Don't touch the ferrets

Earlier in the year, the Oak Harbor School Board approved a policy outlining how animals are to be handled in the classroom. One requirement of the policy states that ferrets can be allowed in the classroom, but students shouldn’t touch or handle them.

That didn’t sit too well with Sharon Nicholson, teacher at Oak Harbor Elementary School, or her students. She has two ferrets, Gretchen and Fidget, that are a popular part of her class.

She spent the past several weeks working to change that policy and appealed to the school board Monday evening for a waiver to allow her students to handle the ferrets.

“Students have a choice whether they want to interact with the ferret. There is only one problem — too many students want to hold them,” said fifth-grade student Yale Rosen during the Monday evening Oak Harbor School Board meeting. “Please reconsider your policy and let us have our friends.”

Nicholson asked administrators for a waiver, but it was denied. The school board rejected the waiver, with two members for and two against.

Nicholson felt that students, teachers and parents should make a decision about animals in the classroom.

“Many decision made by the board should be made by parents and teachers,” Nicholson said.

While it is not a state law, the school board adopted the policy based on recommendations made by the Washington State Department of Health and the Office of the Superintendent of Public Instruction.

That policy outlines which animals are appropriate for schools and how they are to be handled in classrooms. It states students shouldn’t hold ferrets because of a chance the critters will bite when startled.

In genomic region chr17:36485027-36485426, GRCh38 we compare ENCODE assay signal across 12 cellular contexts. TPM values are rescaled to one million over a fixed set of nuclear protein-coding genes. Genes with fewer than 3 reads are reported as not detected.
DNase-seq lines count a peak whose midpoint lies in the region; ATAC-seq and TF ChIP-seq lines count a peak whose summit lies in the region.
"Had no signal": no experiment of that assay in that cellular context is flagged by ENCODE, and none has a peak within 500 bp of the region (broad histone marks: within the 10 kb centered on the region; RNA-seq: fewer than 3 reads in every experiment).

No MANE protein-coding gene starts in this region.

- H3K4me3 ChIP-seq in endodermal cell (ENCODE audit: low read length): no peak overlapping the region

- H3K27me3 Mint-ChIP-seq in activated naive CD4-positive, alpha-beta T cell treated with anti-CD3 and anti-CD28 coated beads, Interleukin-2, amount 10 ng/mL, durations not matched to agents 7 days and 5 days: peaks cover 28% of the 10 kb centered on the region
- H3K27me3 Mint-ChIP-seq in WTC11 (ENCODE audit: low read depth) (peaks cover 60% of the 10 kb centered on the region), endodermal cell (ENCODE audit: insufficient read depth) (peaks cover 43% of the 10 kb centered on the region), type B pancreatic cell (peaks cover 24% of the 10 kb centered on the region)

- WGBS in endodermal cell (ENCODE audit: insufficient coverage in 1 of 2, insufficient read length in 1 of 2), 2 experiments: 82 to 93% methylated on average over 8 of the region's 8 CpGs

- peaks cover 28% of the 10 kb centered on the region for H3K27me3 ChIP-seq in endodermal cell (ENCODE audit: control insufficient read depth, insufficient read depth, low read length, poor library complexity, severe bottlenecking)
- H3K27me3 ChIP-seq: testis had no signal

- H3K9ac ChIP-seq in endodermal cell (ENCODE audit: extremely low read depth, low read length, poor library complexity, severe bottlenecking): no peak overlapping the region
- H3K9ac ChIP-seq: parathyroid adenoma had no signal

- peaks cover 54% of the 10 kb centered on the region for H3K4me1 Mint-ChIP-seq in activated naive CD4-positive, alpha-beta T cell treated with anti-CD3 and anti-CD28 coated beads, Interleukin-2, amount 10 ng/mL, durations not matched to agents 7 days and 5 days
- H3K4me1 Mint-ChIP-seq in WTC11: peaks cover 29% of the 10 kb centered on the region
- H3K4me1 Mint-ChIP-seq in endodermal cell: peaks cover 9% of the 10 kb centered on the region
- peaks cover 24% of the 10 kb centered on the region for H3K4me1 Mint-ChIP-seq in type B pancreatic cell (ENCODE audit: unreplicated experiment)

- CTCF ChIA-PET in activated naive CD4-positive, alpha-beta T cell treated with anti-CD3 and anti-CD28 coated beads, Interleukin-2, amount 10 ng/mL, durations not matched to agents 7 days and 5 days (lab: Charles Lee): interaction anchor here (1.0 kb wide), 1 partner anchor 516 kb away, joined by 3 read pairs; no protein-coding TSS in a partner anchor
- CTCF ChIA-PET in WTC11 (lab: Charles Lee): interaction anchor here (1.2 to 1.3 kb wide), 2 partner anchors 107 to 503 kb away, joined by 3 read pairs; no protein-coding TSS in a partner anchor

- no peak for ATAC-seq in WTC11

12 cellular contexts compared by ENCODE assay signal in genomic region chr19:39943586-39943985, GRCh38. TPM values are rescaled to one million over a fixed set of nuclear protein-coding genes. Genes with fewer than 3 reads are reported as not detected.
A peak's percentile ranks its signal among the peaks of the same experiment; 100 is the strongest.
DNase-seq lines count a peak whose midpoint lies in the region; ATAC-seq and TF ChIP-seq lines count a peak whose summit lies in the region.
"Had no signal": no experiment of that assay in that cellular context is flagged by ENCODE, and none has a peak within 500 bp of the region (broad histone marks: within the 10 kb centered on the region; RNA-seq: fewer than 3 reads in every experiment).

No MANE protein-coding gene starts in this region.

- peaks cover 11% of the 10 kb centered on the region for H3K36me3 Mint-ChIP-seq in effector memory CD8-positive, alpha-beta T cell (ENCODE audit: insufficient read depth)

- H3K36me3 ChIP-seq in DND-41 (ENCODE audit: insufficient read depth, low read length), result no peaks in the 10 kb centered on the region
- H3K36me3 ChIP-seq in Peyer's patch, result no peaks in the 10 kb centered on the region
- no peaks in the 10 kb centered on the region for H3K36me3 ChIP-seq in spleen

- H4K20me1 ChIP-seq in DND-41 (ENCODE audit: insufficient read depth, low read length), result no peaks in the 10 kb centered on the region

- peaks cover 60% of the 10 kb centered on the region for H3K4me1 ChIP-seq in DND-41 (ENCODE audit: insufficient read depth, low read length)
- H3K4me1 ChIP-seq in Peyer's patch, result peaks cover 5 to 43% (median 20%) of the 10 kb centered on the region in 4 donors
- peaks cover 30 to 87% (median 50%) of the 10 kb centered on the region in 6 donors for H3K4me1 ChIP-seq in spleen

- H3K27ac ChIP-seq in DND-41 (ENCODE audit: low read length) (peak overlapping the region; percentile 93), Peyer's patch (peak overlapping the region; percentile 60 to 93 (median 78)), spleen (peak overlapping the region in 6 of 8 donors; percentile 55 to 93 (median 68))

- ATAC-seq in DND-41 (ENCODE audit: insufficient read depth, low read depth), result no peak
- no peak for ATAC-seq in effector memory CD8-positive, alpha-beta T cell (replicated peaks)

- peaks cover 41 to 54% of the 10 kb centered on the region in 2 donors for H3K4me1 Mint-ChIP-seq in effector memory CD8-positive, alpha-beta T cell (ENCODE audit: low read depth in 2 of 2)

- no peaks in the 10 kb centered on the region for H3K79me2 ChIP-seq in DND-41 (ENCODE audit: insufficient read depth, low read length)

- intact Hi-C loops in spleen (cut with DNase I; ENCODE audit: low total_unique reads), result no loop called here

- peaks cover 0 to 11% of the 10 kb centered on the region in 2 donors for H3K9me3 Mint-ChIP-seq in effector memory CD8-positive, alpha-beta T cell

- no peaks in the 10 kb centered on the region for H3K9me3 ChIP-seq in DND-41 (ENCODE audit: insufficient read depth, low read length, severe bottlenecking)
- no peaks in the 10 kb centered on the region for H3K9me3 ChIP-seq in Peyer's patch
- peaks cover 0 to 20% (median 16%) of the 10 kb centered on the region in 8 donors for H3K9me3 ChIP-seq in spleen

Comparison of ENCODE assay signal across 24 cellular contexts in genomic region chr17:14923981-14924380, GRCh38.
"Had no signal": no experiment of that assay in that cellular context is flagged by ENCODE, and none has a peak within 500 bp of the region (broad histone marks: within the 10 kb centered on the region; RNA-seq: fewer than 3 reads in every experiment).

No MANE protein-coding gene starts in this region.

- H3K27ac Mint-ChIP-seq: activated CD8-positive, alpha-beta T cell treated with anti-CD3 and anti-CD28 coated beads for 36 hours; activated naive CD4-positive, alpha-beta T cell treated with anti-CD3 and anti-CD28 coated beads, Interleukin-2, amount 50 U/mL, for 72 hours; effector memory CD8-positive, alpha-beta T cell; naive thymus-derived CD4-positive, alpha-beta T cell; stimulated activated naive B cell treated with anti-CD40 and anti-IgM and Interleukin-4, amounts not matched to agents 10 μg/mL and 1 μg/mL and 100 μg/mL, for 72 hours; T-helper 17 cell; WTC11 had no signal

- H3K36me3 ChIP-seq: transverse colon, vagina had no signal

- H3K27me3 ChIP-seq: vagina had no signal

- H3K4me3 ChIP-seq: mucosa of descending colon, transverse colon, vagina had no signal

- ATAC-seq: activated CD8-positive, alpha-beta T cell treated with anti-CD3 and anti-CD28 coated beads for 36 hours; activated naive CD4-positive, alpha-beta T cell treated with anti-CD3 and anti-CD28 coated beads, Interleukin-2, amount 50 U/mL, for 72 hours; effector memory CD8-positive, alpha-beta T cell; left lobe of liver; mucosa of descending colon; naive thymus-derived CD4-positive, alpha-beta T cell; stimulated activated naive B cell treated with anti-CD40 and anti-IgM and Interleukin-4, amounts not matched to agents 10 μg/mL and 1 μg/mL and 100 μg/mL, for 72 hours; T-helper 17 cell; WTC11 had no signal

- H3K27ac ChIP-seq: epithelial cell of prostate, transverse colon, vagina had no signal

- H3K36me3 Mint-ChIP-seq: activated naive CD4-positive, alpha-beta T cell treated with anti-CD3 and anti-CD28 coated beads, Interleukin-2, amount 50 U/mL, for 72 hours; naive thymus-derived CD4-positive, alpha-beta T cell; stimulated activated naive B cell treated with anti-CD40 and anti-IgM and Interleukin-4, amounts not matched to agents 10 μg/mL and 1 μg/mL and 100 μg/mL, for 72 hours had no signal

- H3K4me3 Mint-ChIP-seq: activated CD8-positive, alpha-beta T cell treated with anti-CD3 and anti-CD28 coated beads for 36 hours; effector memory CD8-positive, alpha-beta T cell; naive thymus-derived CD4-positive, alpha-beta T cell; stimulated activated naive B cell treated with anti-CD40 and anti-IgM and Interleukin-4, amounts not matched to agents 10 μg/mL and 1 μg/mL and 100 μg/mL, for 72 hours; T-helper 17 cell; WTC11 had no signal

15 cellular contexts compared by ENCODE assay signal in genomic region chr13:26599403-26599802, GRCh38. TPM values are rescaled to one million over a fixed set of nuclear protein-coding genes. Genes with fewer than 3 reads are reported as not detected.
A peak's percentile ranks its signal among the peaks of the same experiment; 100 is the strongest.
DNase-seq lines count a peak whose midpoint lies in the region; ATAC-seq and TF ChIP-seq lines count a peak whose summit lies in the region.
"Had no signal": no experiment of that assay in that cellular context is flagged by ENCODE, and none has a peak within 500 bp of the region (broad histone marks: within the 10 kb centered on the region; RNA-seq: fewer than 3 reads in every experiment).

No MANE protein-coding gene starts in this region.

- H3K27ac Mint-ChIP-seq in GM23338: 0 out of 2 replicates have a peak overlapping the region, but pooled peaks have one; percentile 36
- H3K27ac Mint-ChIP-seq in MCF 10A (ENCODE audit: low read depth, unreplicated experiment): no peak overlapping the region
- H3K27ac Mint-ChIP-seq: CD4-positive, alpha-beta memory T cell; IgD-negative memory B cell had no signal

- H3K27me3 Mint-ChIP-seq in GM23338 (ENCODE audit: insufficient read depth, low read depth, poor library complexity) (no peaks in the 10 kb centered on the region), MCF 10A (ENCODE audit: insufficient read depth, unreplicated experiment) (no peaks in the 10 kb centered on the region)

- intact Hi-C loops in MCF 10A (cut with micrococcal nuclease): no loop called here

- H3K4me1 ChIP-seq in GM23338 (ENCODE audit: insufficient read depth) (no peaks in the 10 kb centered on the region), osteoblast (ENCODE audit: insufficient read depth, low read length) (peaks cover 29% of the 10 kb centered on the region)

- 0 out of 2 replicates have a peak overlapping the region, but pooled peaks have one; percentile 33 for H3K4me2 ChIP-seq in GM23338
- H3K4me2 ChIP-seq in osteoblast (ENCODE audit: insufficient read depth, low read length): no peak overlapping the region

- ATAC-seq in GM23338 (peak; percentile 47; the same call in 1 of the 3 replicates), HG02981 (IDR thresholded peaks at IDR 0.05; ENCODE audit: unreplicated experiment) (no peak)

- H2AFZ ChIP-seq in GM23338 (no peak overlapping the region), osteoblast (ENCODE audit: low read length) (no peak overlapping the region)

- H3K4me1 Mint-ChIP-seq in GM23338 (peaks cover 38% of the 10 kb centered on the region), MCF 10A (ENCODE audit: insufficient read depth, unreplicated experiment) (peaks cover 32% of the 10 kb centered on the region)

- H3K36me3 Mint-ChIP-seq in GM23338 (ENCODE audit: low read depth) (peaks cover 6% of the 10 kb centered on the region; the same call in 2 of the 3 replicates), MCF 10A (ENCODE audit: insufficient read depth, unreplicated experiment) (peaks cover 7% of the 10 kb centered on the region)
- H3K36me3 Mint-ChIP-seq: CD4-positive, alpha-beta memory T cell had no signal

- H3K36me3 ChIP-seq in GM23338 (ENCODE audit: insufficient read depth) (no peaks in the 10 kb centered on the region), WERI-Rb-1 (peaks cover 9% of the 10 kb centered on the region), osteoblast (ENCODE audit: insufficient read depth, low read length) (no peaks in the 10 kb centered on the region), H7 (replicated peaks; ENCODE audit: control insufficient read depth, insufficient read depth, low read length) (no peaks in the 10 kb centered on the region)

“We are very cautious about animals biting students,” said Rick Schulte, school district superintendent.

Nicholson said that her ferrets do not bite. Their incisors do touch the person holding them when they lick or sniff the holder.

Several nurses working for the school district spoke at the meeting in support of the policy.

“I do feel there needs to be some control in the classroom to minimize bites,” said Barbara Wihlborg.

Fellow nurse Az Franciose said that the policy needs to be altered to address allergic reactions students may have to the animals.

Those sentiments were echoed by another nurse, Marilyn Dessert.

“Animals can’t take priority over a child’s health,” Dessert said.

The school board was sympathetic to Nicholson’s situation. One board member, Kathy Jones, said she visited the classroom.

“The students are very staunch advocates for retaining the ferrets,” Jones said. “The students are very committed to the animals.”

Board member Kathy Chalfant asked if the district could grant a waiver until the end of the year to make it easier on the students in Nicholson’s class.

Bruce Worley, executive director of operations for the school district, answered that a temporary waiver would expose the school district to legal liability.

Eventually the board voted on whether to grant the waiver until the end of the year, with the measure failing on a 2-2 tie. Chalfant and Jones voted for the motion and Vicki Harring and Gary Wallin voted against it. Board member Dave McCool was absent.

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